Skip to content

“Only an artificial cosmos can compete with beer.”

March 5, 2013

Who wrote the following?  (no peeking!)

“Some 500 authors who share membership in the Science Fiction Writers of America (SFWA) annually publish some 100,000 pages of fantasy in books and magazines. They can count on some 200,000 steady readers, scattered across the globe from New Zealand to Europe and Canada. These sci-fi fans—known as “fandom”—are not only great book buyers; they also publish specialty magazines known as “fanzines” which are published in limited editions of fifty to 500 copies. The pages of these periodicals warrant the attention of sociologists, for they carry a high proportion of letters to the editor which suggest that fandom is largely made up of frustrated individuals estranged from society.

Together with the authors, they constitute a kind of Anti-Establishment challenging the hegemony of “normal” literature, derisively or enviously referred to as the “mainstream.” They have, however, taken on some of the trappings of the mainstream literature, including science fiction prizes—the Nebula, awarded by authors, and the Hugo, voted by readers. The books so honored can count on sharply increased sales.

torchygirlJust as the “normal” literary world has its congresses and PEN Club conferences, sci-fi also has its conventions. Since the prize-winning books are very bad, the conventions are largely devoted to costume dances, parties, and mutual flattery. The whole phenomenon would not be worth further discussion were it not that sci-fi appears to have been elevated to a level of both kitsch and mystification that make it a force to be reckoned with. By kitsch I mean a literary form that claims to be a mythology of technological civilization while in fact it is simply bad writing tacked together with wooden dialogue.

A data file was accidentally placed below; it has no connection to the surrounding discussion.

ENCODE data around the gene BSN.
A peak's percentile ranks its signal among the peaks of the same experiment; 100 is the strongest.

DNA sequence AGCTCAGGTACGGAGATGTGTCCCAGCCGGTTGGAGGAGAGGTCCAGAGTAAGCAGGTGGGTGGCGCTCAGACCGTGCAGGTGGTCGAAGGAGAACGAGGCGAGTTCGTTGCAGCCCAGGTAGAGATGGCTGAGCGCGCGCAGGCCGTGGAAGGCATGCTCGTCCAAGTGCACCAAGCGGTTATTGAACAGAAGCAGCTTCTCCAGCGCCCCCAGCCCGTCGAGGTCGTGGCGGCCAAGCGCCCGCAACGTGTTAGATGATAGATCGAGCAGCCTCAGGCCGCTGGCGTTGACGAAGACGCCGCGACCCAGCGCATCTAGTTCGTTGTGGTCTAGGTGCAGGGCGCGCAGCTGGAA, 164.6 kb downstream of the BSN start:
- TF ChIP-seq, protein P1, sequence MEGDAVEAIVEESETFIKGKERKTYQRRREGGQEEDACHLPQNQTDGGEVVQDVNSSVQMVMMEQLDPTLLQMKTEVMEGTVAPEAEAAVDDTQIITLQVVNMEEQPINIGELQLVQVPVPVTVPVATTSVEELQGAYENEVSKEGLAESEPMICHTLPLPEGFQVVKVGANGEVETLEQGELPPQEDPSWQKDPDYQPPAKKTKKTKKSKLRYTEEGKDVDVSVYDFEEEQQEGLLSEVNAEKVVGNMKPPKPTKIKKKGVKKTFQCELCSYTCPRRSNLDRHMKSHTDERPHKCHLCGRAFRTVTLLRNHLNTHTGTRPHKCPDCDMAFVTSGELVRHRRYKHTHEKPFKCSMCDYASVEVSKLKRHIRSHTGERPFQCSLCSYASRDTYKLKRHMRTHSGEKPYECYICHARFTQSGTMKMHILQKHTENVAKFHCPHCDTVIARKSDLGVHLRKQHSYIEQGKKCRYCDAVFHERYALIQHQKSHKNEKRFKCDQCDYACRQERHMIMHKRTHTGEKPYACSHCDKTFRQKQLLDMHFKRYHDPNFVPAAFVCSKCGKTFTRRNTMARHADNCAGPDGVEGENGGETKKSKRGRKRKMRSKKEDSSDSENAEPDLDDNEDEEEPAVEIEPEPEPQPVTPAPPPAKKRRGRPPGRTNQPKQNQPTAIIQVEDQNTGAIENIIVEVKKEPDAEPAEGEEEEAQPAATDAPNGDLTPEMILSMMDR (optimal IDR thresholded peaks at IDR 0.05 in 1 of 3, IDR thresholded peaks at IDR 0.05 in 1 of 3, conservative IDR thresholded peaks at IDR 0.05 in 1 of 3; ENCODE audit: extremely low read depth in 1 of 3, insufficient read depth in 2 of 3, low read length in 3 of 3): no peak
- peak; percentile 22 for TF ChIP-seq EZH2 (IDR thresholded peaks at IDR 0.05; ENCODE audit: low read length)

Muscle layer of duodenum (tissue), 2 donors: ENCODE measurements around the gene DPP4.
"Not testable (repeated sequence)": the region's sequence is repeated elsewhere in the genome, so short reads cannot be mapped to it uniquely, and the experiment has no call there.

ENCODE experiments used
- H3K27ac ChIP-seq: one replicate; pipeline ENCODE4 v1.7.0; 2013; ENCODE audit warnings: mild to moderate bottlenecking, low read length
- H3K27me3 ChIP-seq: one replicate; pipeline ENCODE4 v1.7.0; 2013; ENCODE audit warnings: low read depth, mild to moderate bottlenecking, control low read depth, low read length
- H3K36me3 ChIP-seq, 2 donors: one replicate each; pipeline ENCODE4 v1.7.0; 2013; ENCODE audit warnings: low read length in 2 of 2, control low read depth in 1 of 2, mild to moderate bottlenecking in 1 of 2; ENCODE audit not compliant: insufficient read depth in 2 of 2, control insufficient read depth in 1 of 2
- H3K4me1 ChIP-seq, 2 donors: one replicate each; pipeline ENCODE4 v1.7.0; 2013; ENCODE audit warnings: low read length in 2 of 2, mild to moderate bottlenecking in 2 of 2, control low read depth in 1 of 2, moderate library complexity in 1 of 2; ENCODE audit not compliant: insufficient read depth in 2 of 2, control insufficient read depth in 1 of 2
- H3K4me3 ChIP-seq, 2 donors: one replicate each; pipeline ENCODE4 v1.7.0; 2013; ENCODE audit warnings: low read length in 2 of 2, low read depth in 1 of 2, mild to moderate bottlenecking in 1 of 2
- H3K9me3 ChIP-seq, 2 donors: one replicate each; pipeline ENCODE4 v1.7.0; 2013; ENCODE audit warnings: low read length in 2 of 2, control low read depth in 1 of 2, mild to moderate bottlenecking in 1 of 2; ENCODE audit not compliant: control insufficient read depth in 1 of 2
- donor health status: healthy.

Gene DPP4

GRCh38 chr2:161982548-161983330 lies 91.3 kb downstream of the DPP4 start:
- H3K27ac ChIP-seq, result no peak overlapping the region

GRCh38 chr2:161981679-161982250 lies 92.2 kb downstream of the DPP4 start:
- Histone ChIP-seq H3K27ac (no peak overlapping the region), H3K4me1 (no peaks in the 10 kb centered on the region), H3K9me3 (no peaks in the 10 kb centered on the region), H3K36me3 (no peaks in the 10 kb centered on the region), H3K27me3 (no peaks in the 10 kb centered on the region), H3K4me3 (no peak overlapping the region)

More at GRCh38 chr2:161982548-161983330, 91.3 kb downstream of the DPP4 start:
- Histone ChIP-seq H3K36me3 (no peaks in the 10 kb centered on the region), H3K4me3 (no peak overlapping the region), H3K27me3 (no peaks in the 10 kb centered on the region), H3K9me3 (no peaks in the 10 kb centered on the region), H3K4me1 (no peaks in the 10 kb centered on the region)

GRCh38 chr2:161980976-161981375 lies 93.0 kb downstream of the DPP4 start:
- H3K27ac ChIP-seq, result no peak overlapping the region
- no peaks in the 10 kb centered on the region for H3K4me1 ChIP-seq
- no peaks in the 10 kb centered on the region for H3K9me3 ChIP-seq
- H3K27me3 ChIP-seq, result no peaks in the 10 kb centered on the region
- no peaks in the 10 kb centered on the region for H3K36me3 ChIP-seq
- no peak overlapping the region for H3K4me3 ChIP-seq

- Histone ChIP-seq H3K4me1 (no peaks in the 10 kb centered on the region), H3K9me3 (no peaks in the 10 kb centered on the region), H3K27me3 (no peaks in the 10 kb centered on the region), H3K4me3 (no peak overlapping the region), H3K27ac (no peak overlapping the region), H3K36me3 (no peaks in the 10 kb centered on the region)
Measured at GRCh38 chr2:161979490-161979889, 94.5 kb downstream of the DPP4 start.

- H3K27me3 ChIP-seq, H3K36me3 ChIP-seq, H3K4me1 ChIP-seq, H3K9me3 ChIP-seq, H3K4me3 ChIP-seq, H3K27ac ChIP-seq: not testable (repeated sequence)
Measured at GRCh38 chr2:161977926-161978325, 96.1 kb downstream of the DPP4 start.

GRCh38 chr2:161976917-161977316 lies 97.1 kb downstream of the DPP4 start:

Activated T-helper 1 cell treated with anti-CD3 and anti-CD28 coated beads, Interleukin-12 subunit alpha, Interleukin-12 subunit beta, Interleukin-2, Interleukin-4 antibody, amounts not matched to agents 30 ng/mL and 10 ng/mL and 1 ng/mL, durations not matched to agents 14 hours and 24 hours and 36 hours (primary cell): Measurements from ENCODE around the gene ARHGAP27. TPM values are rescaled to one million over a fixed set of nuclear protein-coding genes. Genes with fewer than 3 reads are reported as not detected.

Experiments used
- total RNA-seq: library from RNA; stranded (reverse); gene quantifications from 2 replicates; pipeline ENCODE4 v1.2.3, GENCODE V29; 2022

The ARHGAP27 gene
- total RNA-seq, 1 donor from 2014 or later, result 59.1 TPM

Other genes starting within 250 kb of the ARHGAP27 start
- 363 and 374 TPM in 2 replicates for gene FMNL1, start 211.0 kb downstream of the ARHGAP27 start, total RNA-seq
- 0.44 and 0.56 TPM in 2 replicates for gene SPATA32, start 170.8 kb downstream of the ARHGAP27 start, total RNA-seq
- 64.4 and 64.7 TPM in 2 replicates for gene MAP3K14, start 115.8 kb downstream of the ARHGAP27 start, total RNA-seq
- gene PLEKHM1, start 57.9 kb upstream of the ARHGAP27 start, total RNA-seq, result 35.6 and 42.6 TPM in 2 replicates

seewhatimean“Most science fiction is to authentic scientific, philosophical, or theological knowledge as pornography is to love.”

Kitsch is promise without delivery, drivel in the form of an intimate, self-satisfied ego trip. And while kitsch is the artistic ballast of sci-fi, mystification is the stuff of its intellectual pretensions. Science fiction tackles sociological, anthropological, and philosophical problems, insofar as it does not avoid them entirely, on an elementary level, in the form of adventure.

For years I suffered from the optimistic delusion that I had now plowed through enough of the bad books to get at the truly great ones. I wrote “critiques” in the “fanzines,” on the naive assumption that I could alert readers to how awful the writing was, how hackneyed were its stereotypes, and how many opportunities are missed by the authors of this art form. As a result, judging by the fans’ irate responses in letters columns, I have become something of a pariah.